by Dave Foxx
I really make an effort to NOT be a grammar Nazi. You have no doubt seen posts from someone you know who is otherwise bright and clever, with an obvious grammatical faux pas, like using the wrong spelling of there, their or they’re. It’s jarring to me and my first instinct is to reach out and correct that person by sending a DM, text or email. I did it… exactly once. He replied immediately with the question, “Did you understand what I meant?” After I replied in the affirmative, he wrote back, “STFU.” I’ve apologized a couple of times since, but he pretty much ignores me now. It serves me right. Nobody likes to be told they screwed up, least of all me.
A few years ago, I mistakenly got into it online with an expert on echolocation. She had a brilliant article that said bats are not blind and that echolocation is just their method of finding prey and avoiding obstacles on a pitch black night. I had a problem with the fact that she was using the terms echo and reverb interchangeably. In my response, I insisted that they were two different phenomena. Echo is the reflection of sound that comes back as a distinct audio event, while reverberation blends with the original event. It turns out, I was only a little bit right. Had I been thinking, I would have realized that echo and reverberation, are exactly the same thing: sound reflections! The difference between the two is in the amount of time it takes for the reflected sound to come back to the source of the sound and how quickly it decays. Anything under 50 milliseconds delay is regarded as reverb. Echo is a minimum of 50 ms delayed and can run upwards of 4 seconds. She was very gracious when I apologized. We have since become online friends and she even consulted with me once before she wrote an article on anechoic environments. Actually, ‘consulted’ might be a bit of an overstatement. She asked me to help her find an anechoic chamber that she could use in an experiment.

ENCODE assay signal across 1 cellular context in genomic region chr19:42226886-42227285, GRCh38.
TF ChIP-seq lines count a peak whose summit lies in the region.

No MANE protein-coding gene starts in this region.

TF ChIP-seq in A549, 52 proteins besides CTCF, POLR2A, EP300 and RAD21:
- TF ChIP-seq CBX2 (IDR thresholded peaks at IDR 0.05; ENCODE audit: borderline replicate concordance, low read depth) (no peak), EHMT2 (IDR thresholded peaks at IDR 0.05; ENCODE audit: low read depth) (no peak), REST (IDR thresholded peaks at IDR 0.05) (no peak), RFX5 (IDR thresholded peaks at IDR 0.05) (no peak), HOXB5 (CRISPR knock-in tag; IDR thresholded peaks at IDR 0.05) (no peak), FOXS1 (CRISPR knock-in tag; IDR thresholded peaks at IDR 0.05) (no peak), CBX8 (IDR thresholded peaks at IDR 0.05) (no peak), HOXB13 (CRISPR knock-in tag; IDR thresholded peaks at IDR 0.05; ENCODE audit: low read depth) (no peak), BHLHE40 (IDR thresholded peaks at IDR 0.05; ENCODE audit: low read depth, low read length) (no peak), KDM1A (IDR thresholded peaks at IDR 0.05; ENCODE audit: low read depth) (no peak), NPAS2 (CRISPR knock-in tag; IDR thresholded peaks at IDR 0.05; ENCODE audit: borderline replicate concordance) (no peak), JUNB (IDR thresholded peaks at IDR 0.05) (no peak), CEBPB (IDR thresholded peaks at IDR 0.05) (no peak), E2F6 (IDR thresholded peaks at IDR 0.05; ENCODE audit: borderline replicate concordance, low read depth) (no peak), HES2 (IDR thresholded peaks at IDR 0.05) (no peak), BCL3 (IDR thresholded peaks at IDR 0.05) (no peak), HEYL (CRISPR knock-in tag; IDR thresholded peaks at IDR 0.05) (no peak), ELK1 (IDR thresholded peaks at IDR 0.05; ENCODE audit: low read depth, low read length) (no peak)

If you’ve ever been in an anechoic chamber, you know that within a very few seconds your ears start to hurt a bit, straining to hear ANY kind of sound other than your own voice. If you are in it with another person, just turning away from them makes it almost impossible for them to hear whatever you say. You stand on a sturdy metal mesh and are surrounded on all 6 sides (up and down too) with sound absorption material shaped into long spikes which traps ALL sound and doesn’t allow for any reverb. Sound familiar? I’ve never seen a VO booth that was as quiet as an anechoic chamber, but that is pretty much always the goal of the design: to insure that the ONLY sound being captured by your microphone is pure voice. But, when you stop and think about it, that doesn’t sound the least bit natural. In fact, if you’re presenting a “slice-of-life” scene in your spot, it sounds completely unnatural.
The thing about “slice-of-life” scenes is they don’t work at all unless the environment is right. You can have all the sound effects of a family kitchen scene in exactly the right places, but without the many reflections you typically hear in a family kitchen, it sounds like the voices were just laid over the sound effects, which is exactly what it is. Add some early reflections and a bit of spatial placement to the voices and the whole scene comes to life. If your actors are even remotely decent, it starts generating pictures in the listener’s minds, pictures that add a TON of impact.
If you’re trying to create a concert environment, you have to decide ahead of time on the dimensions of the room it’s supposed to be in. Sound travels at about 340 meters per second, or more than 3 football fields (end zones included) for a one-second delay. Even the biggest indoor arenas are seldom larger than 150 meters, so any ‘echo’ you add needs to be pretty short… perhaps 200 milliseconds. Most of the reflected noise will come as reverb with very few early reflections because the majority of the sound gets to the audience directly if the room is well designed. An open stadium will have some echoes, but again they’ll be pretty quick as most stadiums only contain one football field. (Pitch for you soccer and rugby fans… er, the other kind of pitch.)